If you have a manual select one or two more stops to compensate because the light must traveling further and the wall will absorb some. A little experience here will do wonders.
There is one thing to be cautious of here, when bouncing off a colored wall or ceiling be aware that its color can be present in your photograph. That is because what you are actually doing is using a colored source to illuminate the subject. A pink wall will reflect pink light, a blue ceiling will reflect blue light. This is not usually a problem, but you do need to be aware of it. And like most problems in life, when you are aware of them they can be dealt with.
Daylight Flash or Fill Flash
This technique is excellent, even in bright sun. Your flash can be used to:
Fill shadows under eyes, nose, and chin
Set the flash exposure as though the bright background did not exist or set the flash to a lower power than recommended. You are using the flash to add some light, not to provide all the light.
For a flash that cannot reduce its power, cover the flash with a handkerchief the more layers you use the more light you hold back.
How do you know how many layers to use. You test the handkerchief, of course, by shooting some film or by using a flash meter. Use an indelible marker to note exposure information on its edge.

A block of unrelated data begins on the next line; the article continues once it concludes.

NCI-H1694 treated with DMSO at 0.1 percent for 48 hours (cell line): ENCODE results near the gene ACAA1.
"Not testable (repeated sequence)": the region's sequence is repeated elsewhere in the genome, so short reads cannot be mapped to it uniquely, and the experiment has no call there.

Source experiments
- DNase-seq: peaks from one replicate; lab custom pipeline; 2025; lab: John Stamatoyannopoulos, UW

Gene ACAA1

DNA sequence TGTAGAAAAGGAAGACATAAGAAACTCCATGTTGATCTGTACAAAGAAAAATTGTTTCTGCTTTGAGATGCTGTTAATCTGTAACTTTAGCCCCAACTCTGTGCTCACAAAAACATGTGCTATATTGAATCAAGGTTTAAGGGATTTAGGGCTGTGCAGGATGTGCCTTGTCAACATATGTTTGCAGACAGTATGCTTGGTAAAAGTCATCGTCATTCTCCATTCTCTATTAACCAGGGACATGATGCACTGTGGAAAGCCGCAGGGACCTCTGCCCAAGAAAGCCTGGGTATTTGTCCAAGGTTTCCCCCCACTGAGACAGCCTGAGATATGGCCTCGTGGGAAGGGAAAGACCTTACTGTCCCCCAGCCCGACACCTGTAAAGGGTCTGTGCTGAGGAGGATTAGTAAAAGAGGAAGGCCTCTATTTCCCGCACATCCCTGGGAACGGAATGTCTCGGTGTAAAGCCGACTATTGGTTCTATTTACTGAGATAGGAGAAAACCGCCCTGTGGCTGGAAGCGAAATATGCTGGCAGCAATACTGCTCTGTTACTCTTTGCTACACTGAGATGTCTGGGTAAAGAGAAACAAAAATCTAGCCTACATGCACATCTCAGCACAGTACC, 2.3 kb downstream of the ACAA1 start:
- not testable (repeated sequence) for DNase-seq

It would look something like this:
One layer: +1 stop
Two layers: +2 stops.
Three layers: +3stops
This technique is an inexpensive way to vary the output of any flash. Be sure to use a white handkerchief, or you will have a colored light source.
With the sophistication of modern equipment you may never need this, but hey, one more arrow in you bag of tricks is better than one less. Or as an old photographer friend of mine used to say, "You never know what problem you'll be up against, and you never know what bit of knowledge will solve it."
Using a Kicker
A kicker is nothing more than a white piece of paper or cardboard taped to overhang the flash tube. When using the flash for bounce lighting the kicker will deflect a small amount of light forward into the subject, filling any shadows created by the bounce light.
Using a SlaveA slave is a light activated device that will trigger a flash when the light from a second flash hits the slave. It's just a light activated switch that you plug your flash unit into.
What happens is that the light from your camera's flash travels to the slave and the
slave triggers the remote flash. This happens very fast. The speed of light, about 186,000 miles per second, is so fast
that you do not need to be concerned about any time delay.
Go take Flash pictures.